Electric bicycles are hailed as one of the big things that will transform the future of travel. Actually, trend forecasters promise that the majority will ditch their cars and jump to bikes to beat traffic.
Unfortunately, this is yet to take off. In fact, 70,000 out of 2.5 million bicycles sold in the UK in 2018 were battery-powered. Probably health-focused riders are yet to be convinced why they should switch to such a pricey bike. Still, the ebikes available in the market have not yet captured consumers’ imagination, and so they’re not part of the must-have lifestyle purchase.
The good news is that cycling will sharply grow, and ebikes will be the next big, especially due to post lockdown commutes. So more and more ebikes will be sold because more and more commuters are embracing the idea of bike-commuting, and the infrastructure to accommodate this increase is almost there.
Further head-turning products are being released in the market, and so thousands of people who were initially disinterested in owning an ebike are now really, really interested in having one.
The article will review VanMoof bikes and tell you why you should own one.
What is VanMoof?
Half of the commuters in Amsterdam, Netherland, use bikes, and so two brothers, Ties and Taco Carlier, established VanMoof to persuade people in Tokyo and London to embrace cycling as well.
Although the two didn’t have any experience in the bike industry, they opted to start from scratch rather than lift elements from the current bicycles. They began this 11 years ago, and their first bikes were not powered by motors but had a distinctive industrial frame shape as well as eye-catching features like integrated front and rear lights.
After several awards, the brothers decided to take the brand totally electric in 2018. The motorized bikes are loaded with tech and look great, although pricey. The Dutch startup released two new models, the X3 and S3, while part of the world was indoors due to the Covid-19 pandemic.
The models are lighter, faster and with a generous number of features. However, they are priced at around $2000. Here is the full review of X3 and S3 bikes and the reason why you should have one.
Both S3 and X3 are the same bikes, although they have different wheel sizes and frames. X3 has 24” wheels and suitable for riders between 5.0” and 6.8” while S3 has 28″, thus a perfect choice for riders between 5.8” and 6.8”. You can say S3 is more stable while X3 is more agile, but at the same time, X3 is smaller and less traditional-looking compared to S3.
Both S3 and X3 have one-piece saddle and pedals as well as scratch-resistant matte finishes. This is a new feature after riders complained of scratches on the glossy X2 and S2 models. Actually, the matte grey S3 bike is attractive compared to the glossy S2.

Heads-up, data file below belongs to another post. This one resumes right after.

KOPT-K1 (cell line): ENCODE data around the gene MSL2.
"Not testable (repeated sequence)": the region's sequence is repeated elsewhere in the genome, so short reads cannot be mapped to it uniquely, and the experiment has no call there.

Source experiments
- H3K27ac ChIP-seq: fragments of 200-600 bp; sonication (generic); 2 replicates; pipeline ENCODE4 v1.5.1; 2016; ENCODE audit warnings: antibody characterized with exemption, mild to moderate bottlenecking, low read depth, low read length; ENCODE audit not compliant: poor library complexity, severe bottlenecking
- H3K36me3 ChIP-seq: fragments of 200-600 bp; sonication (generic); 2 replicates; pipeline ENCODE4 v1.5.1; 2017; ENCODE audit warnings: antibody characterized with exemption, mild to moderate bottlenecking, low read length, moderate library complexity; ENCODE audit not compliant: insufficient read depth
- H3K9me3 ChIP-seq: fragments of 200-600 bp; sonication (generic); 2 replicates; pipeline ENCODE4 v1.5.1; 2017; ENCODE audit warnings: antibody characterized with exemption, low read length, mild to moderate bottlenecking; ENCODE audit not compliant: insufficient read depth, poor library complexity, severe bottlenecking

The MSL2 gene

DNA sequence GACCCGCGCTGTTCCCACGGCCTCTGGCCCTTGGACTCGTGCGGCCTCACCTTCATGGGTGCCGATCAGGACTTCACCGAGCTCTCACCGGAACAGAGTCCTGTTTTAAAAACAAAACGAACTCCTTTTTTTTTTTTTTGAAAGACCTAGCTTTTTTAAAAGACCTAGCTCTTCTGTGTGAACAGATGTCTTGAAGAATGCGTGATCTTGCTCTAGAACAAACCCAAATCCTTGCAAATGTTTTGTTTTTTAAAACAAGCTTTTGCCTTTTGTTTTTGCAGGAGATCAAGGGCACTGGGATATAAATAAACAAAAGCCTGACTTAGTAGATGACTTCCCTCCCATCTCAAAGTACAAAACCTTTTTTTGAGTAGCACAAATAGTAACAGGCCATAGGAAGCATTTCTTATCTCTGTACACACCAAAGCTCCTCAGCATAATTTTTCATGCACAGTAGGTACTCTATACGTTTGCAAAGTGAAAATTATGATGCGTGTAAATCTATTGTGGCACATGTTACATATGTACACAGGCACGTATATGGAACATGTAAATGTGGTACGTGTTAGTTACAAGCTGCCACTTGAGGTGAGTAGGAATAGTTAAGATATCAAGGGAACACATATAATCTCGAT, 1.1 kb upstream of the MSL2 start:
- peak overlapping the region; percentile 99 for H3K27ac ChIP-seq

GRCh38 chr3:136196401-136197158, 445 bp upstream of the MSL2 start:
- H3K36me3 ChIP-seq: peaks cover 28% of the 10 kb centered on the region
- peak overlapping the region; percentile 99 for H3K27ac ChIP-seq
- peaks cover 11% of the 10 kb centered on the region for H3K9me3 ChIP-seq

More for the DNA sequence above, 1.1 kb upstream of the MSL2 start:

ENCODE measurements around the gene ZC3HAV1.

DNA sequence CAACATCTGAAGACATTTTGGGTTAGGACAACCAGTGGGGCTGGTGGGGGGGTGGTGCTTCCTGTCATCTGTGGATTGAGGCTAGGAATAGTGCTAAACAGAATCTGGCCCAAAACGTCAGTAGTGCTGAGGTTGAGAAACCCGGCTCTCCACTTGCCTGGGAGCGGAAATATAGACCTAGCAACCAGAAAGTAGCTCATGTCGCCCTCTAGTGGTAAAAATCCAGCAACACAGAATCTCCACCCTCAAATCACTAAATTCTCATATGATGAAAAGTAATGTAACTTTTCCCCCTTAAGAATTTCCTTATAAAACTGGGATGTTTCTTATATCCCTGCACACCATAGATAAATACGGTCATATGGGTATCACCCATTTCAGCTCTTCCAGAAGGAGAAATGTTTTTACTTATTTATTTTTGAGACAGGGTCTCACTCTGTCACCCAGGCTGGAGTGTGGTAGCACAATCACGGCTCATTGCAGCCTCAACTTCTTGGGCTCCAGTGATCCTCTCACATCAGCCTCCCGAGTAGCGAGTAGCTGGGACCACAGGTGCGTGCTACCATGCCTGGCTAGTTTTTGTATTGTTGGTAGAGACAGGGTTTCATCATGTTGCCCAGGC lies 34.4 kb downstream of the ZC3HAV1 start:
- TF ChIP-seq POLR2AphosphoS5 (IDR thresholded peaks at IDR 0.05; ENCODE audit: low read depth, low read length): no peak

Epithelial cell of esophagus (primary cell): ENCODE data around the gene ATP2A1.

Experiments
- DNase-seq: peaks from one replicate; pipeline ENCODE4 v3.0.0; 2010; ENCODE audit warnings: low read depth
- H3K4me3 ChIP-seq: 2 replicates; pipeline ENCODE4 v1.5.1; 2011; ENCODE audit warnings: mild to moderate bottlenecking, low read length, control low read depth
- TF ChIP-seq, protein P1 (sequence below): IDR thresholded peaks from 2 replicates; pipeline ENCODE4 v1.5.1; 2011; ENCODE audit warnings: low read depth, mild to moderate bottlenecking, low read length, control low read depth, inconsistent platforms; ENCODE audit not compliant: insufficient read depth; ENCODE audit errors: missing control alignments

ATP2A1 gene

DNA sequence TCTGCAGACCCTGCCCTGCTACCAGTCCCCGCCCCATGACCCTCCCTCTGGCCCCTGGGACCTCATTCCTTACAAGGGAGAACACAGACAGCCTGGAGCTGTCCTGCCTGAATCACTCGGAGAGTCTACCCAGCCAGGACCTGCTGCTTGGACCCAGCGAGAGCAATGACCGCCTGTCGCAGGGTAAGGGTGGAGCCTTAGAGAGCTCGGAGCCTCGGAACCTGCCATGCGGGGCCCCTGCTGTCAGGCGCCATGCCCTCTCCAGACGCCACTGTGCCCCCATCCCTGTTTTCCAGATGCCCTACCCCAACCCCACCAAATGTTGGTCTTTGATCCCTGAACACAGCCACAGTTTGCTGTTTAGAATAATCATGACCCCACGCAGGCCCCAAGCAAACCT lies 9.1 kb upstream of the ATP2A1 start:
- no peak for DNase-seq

The two bikes have a horn that resembles big traditional mechanical bells. It was a bit hard to get people out of the road with the older bikes.
Some of the common features between the two ebikes are:
- Available in black and light blue
- Smart technology
- Same motor and battery
- The ebikes can support the rider and cargo of up to 265 pounds.
- X3 and S3 have a 3-year limited warranty which covers the original components but not the tires. That means it’s only limited to defective parts replacement but not improper assembly, normal wear and tear or maintenance.
The following are some of their differences:
- They have different wheel sizes, with X3 having a 24-inch wheel while S3 has 28-inch wheels.
- They have varying frame designs, with X3 having a compact frame and a small metal rack with two elastic cords at the front where a rider can secure cargo. On the other hand, S3 has no built-in storage.
- X3 weighs 45.8 pounds, thus slightly lighter than S3, which weighs 46.3 pounds.
X3 has a 250-350 watt hub motor on its front wheel, which has 59Nm of torque. To comply with the EU, the continuous power of its motor is capped at 250W and 350W for riders in the US.
The bikes have four power assist levels, namely:
- The motor is off at Level 0, and so the bike will function like a regular, non-electrified bike.
- Level 1 offers low motor support, level 2 medium, level 3 high and level 4 maximum motor support. Further, the bike’s motor is only engaged when pedals are turning.
The maximum assisted speed is dependent on local regulations. For instance, in the US, the maximum assisted speed for e-bikes is 20 mph.
S3 has a more refined front-hub motor that is dead silent like gear. The bike can push out between 250W and 350W of continuous power with a peak of 500W. Thus its motor is the quietest around and puts out 43.5 foot-pounds of torque double what older S2 and X2 have.